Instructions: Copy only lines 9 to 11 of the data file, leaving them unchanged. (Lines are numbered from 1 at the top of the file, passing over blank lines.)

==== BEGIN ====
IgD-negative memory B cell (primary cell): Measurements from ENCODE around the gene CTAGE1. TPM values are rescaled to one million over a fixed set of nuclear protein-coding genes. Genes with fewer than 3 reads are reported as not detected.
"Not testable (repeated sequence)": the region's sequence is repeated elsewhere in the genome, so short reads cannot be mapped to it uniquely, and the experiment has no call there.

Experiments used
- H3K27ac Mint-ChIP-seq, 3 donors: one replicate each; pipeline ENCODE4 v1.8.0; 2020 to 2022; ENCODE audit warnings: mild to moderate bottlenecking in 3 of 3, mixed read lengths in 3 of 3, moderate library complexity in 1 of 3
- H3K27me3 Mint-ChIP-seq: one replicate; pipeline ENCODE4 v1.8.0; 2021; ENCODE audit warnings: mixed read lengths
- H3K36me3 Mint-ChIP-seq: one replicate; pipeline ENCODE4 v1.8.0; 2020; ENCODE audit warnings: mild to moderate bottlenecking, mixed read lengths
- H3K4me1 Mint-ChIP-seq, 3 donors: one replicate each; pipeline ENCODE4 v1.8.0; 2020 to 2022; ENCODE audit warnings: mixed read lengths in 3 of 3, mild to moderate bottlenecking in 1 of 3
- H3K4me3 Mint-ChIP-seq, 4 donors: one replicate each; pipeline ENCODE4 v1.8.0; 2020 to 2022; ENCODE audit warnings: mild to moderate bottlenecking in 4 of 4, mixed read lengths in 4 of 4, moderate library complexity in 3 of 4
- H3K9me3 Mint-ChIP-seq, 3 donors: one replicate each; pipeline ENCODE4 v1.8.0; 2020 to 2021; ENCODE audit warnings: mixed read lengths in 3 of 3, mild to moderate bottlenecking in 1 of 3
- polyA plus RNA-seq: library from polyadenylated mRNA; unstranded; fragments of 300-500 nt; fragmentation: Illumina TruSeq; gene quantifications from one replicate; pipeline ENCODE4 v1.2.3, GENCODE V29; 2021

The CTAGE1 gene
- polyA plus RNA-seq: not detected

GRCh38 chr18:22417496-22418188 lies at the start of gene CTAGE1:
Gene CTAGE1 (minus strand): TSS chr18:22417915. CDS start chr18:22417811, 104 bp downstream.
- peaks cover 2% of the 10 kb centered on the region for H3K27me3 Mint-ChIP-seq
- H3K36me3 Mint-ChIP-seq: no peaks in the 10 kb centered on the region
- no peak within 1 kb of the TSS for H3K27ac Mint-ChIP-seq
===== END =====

- H3K9me3 Mint-ChIP-seq, 3 donors: one replicate each; pipeline ENCODE4 v1.8.0; 2020 to 2021; ENCODE audit warnings: mixed read lengths in 3 of 3, mild to moderate bottlenecking in 1 of 3
- polyA plus RNA-seq: library from polyadenylated mRNA; unstranded; fragments of 300-500 nt; fragmentation: Illumina TruSeq; gene quantifications from one replicate; pipeline ENCODE4 v1.2.3, GENCODE V29; 2021

The CTAGE1 gene